Speeding cyclists accused of plaguing a pedestrian path network will be targeted by a new poster campaign designed by local children.
Concerns over bike users cycling at high speeds down a dual use path network in Glenrothes were raised by Pitteuchar, Stenton and Finglassie Community Council chairman Peter Scobie.
It will hopefully highlight the issue that speeding bikes on the footpath is dangerous and could hurt somebodyPeter Scobie
“Cyclists are coming down the paths at a phenomenal rate,” said Mr Scobie. “The speed that some of the older teenagers are going at on the footpaths is worrying for pedestrians and younger children.”
Mr Scobie indicated the problem arising at the Warout Woods area continuing down to Stenton Pond and worst on the long stretch between Beaufort Drive and the Glamis Shopping Centre.
Deciding that ‘enough is enough’ members of the community have come up with a solution to the problem.
Mr Scobie said: “We have decided to run a campaign in which kids design a poster that we can put out in the area.
“It will hopefully highlight the issue that speeding bikes on the footpath is dangerous and could hurt somebody.”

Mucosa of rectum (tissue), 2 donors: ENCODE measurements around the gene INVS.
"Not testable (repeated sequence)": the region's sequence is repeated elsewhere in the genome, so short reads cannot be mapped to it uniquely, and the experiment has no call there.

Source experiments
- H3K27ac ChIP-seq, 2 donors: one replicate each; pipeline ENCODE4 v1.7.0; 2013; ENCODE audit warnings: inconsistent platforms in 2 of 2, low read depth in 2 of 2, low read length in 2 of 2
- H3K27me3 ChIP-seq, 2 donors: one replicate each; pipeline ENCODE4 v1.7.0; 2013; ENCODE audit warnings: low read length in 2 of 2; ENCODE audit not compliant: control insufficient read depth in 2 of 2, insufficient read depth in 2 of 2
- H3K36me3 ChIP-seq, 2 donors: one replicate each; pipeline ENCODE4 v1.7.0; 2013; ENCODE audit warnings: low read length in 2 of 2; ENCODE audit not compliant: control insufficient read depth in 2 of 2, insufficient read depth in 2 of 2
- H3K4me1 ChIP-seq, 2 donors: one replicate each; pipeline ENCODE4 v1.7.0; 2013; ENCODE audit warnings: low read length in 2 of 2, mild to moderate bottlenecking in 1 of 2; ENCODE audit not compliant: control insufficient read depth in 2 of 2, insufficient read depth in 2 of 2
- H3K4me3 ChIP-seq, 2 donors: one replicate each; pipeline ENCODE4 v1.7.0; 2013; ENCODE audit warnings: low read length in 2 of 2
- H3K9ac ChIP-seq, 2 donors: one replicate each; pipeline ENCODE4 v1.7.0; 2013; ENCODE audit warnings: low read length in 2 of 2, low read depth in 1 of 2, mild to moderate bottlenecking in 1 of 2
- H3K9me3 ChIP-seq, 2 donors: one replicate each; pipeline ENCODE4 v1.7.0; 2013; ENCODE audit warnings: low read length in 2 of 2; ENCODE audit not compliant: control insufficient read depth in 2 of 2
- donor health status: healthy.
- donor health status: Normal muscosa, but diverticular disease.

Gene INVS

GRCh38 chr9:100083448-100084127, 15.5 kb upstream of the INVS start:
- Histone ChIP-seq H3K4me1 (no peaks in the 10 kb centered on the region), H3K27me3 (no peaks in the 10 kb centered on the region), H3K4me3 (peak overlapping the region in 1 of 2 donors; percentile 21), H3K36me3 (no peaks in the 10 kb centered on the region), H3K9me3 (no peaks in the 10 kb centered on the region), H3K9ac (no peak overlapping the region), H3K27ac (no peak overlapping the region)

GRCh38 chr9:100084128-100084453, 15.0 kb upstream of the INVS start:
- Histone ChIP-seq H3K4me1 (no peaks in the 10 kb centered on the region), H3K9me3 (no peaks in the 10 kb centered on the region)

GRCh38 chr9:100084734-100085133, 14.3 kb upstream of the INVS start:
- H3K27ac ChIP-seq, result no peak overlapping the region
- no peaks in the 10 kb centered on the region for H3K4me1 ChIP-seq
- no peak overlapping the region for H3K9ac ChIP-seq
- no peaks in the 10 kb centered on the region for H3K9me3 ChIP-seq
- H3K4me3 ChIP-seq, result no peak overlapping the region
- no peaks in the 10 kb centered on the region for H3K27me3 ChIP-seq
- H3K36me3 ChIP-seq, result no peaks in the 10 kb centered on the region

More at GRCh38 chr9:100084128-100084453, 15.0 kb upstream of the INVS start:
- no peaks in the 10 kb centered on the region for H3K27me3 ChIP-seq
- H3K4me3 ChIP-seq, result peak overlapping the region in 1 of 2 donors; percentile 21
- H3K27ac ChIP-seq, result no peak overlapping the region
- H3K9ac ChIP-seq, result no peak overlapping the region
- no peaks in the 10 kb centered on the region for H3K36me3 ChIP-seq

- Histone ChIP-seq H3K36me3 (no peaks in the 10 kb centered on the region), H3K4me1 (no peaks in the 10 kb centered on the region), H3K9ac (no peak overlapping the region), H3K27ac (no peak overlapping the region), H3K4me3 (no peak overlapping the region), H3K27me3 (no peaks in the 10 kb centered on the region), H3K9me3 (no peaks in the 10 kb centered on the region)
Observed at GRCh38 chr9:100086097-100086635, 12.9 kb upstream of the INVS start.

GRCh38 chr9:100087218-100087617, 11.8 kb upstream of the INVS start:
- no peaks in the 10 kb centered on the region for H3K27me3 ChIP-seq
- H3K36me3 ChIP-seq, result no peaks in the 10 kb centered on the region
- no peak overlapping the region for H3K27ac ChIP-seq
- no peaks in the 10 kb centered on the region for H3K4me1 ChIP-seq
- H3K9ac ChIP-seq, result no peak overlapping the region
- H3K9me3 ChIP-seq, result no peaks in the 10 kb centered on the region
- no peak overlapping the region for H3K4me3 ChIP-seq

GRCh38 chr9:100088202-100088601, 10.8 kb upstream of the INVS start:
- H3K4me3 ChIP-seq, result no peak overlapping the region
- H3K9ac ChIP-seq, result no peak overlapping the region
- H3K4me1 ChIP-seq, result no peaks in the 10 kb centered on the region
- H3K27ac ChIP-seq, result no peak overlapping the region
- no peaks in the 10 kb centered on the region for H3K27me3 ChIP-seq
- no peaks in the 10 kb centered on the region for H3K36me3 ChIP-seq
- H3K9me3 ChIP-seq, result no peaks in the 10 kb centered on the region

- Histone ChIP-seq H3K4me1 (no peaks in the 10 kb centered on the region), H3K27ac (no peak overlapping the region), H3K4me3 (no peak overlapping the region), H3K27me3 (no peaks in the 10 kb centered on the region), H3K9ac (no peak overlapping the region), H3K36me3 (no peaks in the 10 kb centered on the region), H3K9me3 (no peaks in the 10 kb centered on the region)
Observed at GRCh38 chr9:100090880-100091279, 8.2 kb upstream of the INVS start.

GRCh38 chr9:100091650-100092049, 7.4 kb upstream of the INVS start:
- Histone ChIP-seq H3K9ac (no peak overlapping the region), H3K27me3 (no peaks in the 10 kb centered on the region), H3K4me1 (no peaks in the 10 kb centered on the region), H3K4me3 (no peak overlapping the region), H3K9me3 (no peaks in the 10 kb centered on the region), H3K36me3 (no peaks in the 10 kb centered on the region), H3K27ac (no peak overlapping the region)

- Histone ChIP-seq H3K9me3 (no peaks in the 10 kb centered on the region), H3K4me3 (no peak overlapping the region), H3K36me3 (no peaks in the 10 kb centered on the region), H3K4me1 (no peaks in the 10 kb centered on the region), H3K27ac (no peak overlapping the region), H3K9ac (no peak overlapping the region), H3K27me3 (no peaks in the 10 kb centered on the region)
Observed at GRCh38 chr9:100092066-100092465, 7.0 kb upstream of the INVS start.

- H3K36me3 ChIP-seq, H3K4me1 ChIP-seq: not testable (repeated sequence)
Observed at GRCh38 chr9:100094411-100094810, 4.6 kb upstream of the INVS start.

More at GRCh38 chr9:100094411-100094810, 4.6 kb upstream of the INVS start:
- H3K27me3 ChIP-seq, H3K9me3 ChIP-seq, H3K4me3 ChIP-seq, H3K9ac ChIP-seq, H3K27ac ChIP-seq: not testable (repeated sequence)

Fife Council access team leader Alison Irvine said: “Although there had not been a rise in reports of path misuse in Glenrothes, or anywhere else in Fife, we welcome this community campaign to help everyone get the most out of our shared paths.”
Councillor Ross Vettraino OBE, a keen cyclist himself, believes that any exercise that increases children’s awareness is a good exercise. He said: “Cycling is like driving a car, there is always a danger. You’ve simply got to do so with due care and attention and if you don’t do that, there is a potential for danger.”
Although receiving no direct complaints on the issue himself Councillor Vettraino, who has been asked to judge the poster competition, believes that all pathway users must be particularly careful on the stretch from Beaufort Drive down to the Glamis Shopping Centre.
Children at a local summer bootcamp have been working on illustrations during the week that could be transformed into new posters and distributed along the path network.
Fife Council, who have supported the development of cycle opportunities, actively promotes responsible cycling in the area.
Through an initiative part funded by UK charity Sustrans, the council are investing in cycle routes in the area as well as in education about responsible cycling through the Cycle Glenrothes project.
Alison Irvine said: “We promote responsible cycling through ‘Bikeability’ which is a national road safety education scheme in schools, and every primary school in Glenrothes is set to benefit from.
“The annual Fife Access Forum Seminar, on October 6, is focussing on shared access paths and the need for everyone to behave responsibly and to respect the needs of other path users.